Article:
Many athletes have confessed to using performance enhancing drugs during their careers, but some will go to extreme lengths to deny the claims.
In the last two days, tennis star Sara Errani blamed her mum's tortellini, and it has been claimed that racehorses are failing drug tests because their grooms are urinating in stables.
Both of those unique explanations join this list of some of the best doping excuses ever.
'I kissed a girl with cocaine in her mouth'
In 2009, French tennis player Richard Gasquet tested positive for cocaine but said he didn't knowingly consume it.
The former world no. 7 claimed he kissed a girl in a Miami nightclub who had used the drug, and said she must have had some powder in her mouth.
It was later found that "the cocaine entered his system through inadvertent contamination in a nightclub", and he was suspended for two-and-a-half months.
'Waiter, there's something in my steak'
Three-time Tour de France winner Alberto Contador tested positive for Clenbuterol.
Clenbuterol is used to increase muscle mass in animals and the Spaniard said he must have eaten some meat which had been injected with the drug.
Contador was banned for two years as a result of the positive test.
'The victim of sabotage'
In 2006 Justin Gatlin tested positive for testosterone. His camp claimed he was the victim of sabotage by a hostile masseur, who rubbed a cream containing the banned substance into his legs.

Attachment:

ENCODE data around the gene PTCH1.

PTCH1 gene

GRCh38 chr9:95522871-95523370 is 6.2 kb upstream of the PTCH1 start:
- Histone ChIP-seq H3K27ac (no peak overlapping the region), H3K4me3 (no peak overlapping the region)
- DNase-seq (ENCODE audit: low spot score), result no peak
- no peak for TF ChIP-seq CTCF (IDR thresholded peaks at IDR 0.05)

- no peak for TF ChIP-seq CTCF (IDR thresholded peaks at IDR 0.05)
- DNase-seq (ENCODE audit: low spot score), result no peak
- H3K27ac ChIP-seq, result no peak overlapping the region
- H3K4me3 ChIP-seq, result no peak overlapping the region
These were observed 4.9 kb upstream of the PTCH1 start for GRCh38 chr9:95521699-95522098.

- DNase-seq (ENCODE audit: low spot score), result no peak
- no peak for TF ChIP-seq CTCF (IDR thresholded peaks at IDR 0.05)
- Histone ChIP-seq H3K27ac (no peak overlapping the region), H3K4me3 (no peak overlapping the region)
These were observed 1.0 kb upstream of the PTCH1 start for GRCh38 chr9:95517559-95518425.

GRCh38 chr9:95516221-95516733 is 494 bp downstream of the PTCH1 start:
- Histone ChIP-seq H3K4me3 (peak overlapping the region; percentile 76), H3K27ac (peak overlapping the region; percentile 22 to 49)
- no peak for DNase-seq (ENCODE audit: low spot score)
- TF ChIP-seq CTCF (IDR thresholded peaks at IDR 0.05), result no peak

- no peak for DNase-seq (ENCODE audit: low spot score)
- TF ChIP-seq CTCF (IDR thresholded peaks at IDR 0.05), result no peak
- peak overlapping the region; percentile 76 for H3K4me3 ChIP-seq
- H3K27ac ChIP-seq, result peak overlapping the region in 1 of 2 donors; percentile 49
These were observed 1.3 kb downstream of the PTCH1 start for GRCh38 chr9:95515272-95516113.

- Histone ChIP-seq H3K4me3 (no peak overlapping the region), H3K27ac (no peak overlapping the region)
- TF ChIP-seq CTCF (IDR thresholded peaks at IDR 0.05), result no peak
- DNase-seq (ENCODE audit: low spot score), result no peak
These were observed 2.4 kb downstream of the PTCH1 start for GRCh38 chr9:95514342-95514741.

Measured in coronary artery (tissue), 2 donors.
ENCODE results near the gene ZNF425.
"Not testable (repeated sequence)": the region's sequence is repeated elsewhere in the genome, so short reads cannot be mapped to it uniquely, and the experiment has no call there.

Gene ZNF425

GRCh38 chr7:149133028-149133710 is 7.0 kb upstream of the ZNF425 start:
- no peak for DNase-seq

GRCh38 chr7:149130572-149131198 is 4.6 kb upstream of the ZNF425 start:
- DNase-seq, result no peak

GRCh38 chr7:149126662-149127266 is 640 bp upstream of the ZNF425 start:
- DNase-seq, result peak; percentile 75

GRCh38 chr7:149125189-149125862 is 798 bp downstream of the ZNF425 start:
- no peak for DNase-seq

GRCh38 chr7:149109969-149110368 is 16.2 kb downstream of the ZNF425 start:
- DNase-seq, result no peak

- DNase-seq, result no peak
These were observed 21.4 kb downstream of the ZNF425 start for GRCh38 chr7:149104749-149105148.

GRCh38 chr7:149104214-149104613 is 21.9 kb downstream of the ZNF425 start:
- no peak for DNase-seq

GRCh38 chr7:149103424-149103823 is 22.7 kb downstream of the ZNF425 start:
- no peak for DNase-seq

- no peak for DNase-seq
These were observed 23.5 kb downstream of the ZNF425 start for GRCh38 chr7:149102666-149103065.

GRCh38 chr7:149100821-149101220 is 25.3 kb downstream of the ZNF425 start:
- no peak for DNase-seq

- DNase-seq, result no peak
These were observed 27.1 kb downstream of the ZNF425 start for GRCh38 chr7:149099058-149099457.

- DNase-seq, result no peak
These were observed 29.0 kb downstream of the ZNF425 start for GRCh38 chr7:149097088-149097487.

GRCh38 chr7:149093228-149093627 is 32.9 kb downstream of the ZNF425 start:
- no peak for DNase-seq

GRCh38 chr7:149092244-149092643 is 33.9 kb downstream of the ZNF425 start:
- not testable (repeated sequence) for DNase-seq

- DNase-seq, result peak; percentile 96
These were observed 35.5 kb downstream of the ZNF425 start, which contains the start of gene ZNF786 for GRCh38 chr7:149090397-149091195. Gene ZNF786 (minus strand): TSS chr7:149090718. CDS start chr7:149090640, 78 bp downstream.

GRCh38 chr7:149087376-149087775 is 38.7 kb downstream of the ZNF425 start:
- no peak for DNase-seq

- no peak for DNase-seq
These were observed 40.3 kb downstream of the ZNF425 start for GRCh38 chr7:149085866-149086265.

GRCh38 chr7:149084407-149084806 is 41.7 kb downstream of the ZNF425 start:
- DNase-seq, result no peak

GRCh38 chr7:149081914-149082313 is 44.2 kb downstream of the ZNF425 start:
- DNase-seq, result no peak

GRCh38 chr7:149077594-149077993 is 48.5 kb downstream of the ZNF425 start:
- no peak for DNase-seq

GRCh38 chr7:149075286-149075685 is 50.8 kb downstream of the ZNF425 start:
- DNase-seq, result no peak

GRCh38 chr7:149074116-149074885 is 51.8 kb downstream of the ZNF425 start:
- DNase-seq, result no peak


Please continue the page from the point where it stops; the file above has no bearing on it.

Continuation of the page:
His coach Trevor Graham argued that the masseur held a grudge against the former Olympic champion.
Gatlin had his eight-year ban reduced to four on appeal.
'My mum gave it to me'
Australian cricket great Shane Warne tested positive for a diuretic in 2003, just days before the start of the Cricket World Cup.
Warne said he took what he thought was a fluid tablet, which was to help improve his appearance. The tablet was given to him by his mother.
The leg-spinner claimed he was the victim of anti-doping hysteria after the incident.
He was ultimately suspended for 12 months by the Australian Cricket Board.
'It was my unborn twin'
In 2004, cyclist Tyler Hamilton was found to have someone else's blood cells in his blood after a test conducted by the US anti-doping agency.
Hamilton claimed this was because he had absorbed his unborn twin, which died in his mother's womb.
The American was suspended for two years and later confessed to doping in a book he wrote, but not with anybody else's blood.
He also said scientists came up with the "vanishing twin" alibi.